- Q fever (Coxiella burnetii), leptospirosis, listeriosis, brucellosis, and chlamydiosis are serious zoonoses that can be acquired through contact with reproductive materials such as at live-birthing exhibits. During birthing, infected animals shed large numbers of organisms, which can become aerosolized. A Q fever outbreak involving 95 confirmed cases was linked to goats and sheep giving birth at petting zoos in indoor shopping malls.
Among many of the recommendations, the report details preventive actions for animal areas where veterinarians may be likely to be involved. They are:
- Do not allow food and beverages in animal areas.
- Do not allow toys, pacifiers, spill-proof cups, baby bottles, strollers or similar items in animal areas.
- Prohibit smoking and other tobacco product use in animal areas.
- Supervise children closely to discourage hand-to-mouth activities (e.g., nail-biting and thumb-sucking), contact with manure, and contact with soiled bedding. Children should not be allowed to sit or play on the ground in animal areas. If hands become soiled, supervise hand washing immediately.
- Ensure that regular animal feed and water are not accessible to the public.
- Allow the public to feed animals only if contact with animals is controlled (e.g., with barriers).
- Do not provide animal feed in containers that can be eaten by humans (e.g., ice cream cones) to decrease the risk for children eating food that has come into contact with animals.
- Promptly remove manure and soiled animal bedding from animal areas.
- Assign trained staff members to encourage appropriate human-animal interactions, to identify and reduce potential risks for patrons, and process reports of injuries and exposures.
- Store animal waste and specific tools for waste removal (e.g., shovels and pitchforks) in designated areas that are restricted from public access.
- Avoid transporting manure and soiled bedding through nonanimal areas or transition areas. If this is unavoidable, take precautions to prevent spillage.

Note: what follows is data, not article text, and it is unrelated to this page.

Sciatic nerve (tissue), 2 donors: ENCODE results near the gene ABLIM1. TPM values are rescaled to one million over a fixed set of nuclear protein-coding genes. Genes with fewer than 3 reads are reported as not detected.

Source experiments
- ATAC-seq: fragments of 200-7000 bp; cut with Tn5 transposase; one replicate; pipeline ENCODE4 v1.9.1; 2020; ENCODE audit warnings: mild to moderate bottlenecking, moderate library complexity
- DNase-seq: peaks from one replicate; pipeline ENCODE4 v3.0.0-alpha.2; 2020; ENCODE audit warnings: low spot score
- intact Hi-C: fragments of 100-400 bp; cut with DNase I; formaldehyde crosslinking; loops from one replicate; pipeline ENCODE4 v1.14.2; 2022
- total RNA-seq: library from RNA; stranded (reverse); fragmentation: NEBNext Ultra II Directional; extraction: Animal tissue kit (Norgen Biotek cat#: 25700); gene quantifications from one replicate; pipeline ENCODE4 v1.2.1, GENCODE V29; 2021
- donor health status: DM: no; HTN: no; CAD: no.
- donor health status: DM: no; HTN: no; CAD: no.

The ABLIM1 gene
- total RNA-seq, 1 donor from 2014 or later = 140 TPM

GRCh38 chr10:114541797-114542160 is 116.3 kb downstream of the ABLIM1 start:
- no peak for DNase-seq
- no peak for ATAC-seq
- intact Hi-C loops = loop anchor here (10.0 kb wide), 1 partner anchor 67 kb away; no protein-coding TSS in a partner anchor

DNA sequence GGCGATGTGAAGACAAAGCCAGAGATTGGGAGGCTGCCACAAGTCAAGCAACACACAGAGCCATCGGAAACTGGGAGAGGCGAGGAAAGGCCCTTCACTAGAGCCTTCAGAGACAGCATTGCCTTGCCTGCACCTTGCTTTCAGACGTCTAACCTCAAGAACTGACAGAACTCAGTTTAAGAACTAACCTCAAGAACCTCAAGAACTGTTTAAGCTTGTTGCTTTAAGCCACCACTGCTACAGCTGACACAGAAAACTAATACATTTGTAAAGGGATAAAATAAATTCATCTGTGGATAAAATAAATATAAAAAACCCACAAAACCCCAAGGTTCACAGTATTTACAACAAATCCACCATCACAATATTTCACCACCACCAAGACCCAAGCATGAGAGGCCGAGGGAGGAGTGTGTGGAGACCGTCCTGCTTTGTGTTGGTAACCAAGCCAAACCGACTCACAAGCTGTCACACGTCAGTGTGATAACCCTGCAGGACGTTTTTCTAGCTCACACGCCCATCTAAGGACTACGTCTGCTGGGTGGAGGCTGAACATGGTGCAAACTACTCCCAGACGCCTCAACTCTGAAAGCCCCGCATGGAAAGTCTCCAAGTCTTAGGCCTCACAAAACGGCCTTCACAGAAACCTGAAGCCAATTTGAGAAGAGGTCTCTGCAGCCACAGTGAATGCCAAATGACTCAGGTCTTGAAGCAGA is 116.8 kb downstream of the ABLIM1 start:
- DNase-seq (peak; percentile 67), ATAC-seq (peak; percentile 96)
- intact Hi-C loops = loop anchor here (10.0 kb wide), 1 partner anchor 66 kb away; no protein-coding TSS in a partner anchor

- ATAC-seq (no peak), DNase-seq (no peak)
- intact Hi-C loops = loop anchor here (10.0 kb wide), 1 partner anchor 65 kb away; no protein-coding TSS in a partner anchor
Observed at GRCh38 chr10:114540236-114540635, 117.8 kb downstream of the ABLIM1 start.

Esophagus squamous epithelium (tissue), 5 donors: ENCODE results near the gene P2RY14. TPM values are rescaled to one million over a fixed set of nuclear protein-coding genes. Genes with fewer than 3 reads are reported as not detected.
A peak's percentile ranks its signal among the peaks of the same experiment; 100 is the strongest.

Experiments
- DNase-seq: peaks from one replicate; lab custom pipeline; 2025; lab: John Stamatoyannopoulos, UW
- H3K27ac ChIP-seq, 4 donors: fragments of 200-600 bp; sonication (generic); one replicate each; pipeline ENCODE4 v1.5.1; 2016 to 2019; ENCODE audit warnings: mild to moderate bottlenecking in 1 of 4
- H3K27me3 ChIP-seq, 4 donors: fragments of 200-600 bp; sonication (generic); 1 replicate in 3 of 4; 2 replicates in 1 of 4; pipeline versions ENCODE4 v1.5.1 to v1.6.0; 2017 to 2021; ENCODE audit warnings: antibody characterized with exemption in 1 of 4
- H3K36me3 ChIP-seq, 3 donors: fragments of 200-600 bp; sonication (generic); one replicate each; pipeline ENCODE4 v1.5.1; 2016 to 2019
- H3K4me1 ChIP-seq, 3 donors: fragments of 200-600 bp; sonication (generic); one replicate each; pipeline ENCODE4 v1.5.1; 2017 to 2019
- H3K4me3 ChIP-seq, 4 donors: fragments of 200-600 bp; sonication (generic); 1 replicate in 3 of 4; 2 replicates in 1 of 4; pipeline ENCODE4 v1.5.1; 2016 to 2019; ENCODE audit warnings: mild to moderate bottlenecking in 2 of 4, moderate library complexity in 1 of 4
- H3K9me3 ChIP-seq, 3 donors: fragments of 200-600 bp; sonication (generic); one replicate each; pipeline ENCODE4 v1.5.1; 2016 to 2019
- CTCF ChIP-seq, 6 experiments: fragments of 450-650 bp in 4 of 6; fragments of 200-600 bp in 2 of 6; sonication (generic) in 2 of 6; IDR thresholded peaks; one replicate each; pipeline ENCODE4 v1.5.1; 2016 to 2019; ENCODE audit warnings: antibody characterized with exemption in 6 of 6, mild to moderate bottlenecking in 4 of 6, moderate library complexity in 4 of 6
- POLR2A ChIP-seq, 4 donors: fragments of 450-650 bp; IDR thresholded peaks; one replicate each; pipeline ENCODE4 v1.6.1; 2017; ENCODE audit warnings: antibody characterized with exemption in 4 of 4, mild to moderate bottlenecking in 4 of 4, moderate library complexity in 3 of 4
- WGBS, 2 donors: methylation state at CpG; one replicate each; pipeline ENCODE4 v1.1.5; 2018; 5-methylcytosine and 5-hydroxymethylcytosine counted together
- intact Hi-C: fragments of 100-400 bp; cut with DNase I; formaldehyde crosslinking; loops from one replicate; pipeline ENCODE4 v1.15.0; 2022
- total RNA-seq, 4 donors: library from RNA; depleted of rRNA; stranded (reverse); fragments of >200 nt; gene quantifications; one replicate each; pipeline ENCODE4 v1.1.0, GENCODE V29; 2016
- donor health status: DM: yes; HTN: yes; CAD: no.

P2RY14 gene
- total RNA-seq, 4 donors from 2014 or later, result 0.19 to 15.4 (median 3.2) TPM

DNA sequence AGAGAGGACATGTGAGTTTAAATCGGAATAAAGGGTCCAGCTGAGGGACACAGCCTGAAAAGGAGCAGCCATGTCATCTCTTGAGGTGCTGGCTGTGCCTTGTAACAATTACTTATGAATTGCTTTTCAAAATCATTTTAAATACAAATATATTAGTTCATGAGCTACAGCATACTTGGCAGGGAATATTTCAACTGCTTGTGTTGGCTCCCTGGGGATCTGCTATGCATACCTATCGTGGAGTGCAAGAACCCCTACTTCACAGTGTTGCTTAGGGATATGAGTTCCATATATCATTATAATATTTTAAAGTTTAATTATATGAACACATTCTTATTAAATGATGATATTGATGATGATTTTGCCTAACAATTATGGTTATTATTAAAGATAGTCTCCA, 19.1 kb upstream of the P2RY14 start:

- Where feasible, disinfect animal areas (e.g., flooring and railings) at least once daily.
- Provide adequate ventilation both for animals (168) and humans.
- Minimize the use of animal areas for public activities (e.g., weddings and dances). If areas previously used for animals must be used for public events, the areas should be cleaned and disinfected, particularly if food and beverages are served.
- For birds in bird encounter exhibits, refer to the psittacosis compendium (145) for recommendations regarding disease prevention and control.
- Visitors to aquatic touch tank exhibits who have open wounds should be advised not to participate. Hand-washing stations should be provided.
- When using animals or animal products (e.g., animal pelts, animal waste, and owl pellets) for educational purposes, only use them in designated animal areas. Animals and animal products should not be brought into school cafeterias and other areas where food and beverages are prepared, served, or consumed.
- When animals are in school classrooms, specific areas must be designated for animal contact. Designated animal areas must be thoroughly cleaned after use. Parents should be informed of the benefits and potential risks associated with animals in school classrooms.
Read the full report and recommendations here.